Spaceflight Insider

Weather wins as SpaceX scrubs launch of Falcon 9 with EchoStar 23

Falcon 9 with EchoStar 23 at LC-39A

In the hours before launch, light rain fell in the area around Kennedy Space Center. The Falcon 9 with EchoStar 23 was ultimately scrubbed 35 minutes before its planned March 14 launch due to high winds. Photo Credit: Michael Howard / SpaceFlight Insider

KENNEDY SPACE CENTER, Fla. — SpaceX’s Falcon 9 rocket remained firmly attached to the launch mount as the weather did not want to cooperate. Liftoff was targeted for the beginning of a 2.5-hour long launch window that opened at 1:34 a.m. EDT (05:34 GMT) March 14.

Throughout most of the countdown, thick and anvil cloud rules were observed “no go.” Things began to improve as the clocked ticked down to zero. However, at about 35 minutes before the launch window was to open, SpaceX called off the flight due to high winds.

The Falcon 9 has another opportunity to send the EchoStar 23 satellite to space in the early morning hours of March 16. That 2.5-hour launch window will open at 1:35 a.m. EDT (05:35 GMT). If attempted, weather is expected to improve to a 90 percent chance of favorable conditions with the only concern that morning being strong winds at liftoff.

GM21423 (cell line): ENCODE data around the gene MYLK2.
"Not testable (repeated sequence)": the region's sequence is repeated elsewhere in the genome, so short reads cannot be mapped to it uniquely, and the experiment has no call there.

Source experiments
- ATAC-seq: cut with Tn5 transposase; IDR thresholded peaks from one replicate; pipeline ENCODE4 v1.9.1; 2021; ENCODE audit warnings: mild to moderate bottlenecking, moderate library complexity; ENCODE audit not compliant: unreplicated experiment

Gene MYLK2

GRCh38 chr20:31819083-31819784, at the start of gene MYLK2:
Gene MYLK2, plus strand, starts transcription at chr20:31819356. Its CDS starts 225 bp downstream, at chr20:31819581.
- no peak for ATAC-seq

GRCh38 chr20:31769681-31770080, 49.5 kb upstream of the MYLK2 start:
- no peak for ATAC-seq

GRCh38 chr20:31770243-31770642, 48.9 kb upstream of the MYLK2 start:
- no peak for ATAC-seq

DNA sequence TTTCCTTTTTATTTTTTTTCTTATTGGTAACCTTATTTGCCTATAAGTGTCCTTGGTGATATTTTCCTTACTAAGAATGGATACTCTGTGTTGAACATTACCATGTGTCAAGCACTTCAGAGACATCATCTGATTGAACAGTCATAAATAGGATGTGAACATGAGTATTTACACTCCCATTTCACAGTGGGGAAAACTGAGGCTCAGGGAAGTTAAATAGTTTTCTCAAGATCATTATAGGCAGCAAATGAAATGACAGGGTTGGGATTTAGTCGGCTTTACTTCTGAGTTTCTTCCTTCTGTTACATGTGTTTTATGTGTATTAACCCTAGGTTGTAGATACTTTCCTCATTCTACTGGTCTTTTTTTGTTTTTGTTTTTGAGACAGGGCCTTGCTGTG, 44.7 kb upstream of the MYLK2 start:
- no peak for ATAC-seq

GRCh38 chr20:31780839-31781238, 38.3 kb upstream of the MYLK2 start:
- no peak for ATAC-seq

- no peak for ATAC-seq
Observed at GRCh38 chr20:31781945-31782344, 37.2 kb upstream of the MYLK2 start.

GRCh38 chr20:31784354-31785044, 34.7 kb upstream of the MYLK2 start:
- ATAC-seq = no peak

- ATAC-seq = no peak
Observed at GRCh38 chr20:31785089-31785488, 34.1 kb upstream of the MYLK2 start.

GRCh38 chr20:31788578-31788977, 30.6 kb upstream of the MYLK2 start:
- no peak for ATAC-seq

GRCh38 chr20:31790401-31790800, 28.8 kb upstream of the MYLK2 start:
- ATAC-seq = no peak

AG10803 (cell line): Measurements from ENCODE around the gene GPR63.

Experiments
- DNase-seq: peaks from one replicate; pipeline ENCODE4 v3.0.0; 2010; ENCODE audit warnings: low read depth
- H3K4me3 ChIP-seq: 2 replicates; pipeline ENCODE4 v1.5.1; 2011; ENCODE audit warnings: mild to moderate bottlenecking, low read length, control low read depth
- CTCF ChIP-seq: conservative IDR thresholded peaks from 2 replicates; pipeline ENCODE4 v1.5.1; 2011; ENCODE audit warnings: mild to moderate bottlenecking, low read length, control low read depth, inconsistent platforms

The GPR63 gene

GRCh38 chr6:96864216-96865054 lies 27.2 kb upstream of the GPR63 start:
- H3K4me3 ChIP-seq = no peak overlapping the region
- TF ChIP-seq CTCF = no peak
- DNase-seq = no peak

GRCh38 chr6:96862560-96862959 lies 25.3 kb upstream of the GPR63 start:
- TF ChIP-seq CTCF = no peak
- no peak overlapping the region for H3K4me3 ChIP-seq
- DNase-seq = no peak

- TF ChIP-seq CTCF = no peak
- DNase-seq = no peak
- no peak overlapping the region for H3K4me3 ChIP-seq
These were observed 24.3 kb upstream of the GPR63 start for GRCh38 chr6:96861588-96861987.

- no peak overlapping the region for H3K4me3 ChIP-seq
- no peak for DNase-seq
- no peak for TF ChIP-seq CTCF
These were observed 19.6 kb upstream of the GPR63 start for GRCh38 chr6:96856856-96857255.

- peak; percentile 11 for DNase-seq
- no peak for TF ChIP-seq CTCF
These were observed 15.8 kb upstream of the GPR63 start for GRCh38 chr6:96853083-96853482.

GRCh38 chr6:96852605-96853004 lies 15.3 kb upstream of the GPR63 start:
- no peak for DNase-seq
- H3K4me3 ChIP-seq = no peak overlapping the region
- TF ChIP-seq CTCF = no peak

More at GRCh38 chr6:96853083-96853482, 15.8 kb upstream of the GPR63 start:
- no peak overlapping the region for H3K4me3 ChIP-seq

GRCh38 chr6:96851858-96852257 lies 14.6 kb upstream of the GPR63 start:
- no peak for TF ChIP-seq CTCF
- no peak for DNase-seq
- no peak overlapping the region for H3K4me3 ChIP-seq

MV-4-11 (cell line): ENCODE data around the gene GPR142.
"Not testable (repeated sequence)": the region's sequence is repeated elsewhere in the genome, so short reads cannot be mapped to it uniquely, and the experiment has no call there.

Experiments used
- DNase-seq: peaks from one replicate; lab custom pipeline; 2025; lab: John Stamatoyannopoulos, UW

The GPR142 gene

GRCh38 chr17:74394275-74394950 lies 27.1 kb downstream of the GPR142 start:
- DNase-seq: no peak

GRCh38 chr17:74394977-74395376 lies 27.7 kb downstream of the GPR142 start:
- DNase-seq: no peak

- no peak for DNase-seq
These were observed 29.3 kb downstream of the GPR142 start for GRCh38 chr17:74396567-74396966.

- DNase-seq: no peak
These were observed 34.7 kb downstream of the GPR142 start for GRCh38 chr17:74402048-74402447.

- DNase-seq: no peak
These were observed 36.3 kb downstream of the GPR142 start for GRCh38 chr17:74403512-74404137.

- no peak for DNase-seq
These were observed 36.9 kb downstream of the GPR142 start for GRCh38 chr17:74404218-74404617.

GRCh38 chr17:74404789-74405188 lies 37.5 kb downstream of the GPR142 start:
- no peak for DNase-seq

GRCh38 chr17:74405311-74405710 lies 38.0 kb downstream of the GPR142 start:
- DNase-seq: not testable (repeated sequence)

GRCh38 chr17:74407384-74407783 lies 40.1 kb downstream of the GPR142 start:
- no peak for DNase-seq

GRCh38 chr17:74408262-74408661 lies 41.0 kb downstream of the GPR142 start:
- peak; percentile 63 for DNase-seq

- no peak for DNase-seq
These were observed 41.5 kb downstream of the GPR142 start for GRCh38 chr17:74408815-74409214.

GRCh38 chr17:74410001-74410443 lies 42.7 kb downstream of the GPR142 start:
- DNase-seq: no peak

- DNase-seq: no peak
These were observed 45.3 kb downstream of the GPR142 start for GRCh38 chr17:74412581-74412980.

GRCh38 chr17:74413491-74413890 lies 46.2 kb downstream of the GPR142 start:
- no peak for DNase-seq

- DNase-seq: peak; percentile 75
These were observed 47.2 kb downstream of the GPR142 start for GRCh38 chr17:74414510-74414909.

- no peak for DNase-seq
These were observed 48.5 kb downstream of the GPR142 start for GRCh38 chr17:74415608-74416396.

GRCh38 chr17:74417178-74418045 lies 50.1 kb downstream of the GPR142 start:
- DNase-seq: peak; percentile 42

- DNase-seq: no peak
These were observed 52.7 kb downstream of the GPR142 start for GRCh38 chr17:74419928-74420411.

Aside from weather, it was a smooth countdown. Loading of rocket grade kerosene (RP-1) and liquid oxygen began on time at 70 minutes and 45 minutes respectively before the expected launch time.

When it does launch, it will be the second Falcon 9 to leave Terra firma from historic Launch Complex 39A. Back in February, the CRS-10 mission left for the International Space Station from this location.

This will be one of the last planned expendable versions of the booster. As the SSL-built EchoStar 23 satellite is heavy enough and will be placed into a high-energy geostationary transfer orbit, it will need as much fuel as possible.

Once the spacecraft is in space and separates from the booster, it will begin to circularize itself at an altitude of 22,000 miles (35,000 kilometers) in a geostationary orbit hovering over South America. There it will begin to supply Brazil with television services. The spacecraft is expected to have a nominal lifespan of 15 years.




Derek Richardson has a degree in mass media, with an emphasis in contemporary journalism, from Washburn University in Topeka, Kansas. While at Washburn, he was the managing editor of the student run newspaper, the Washburn Review. He also has a website about human spaceflight called Orbital Velocity. You can find him on twitter @TheSpaceWriter.

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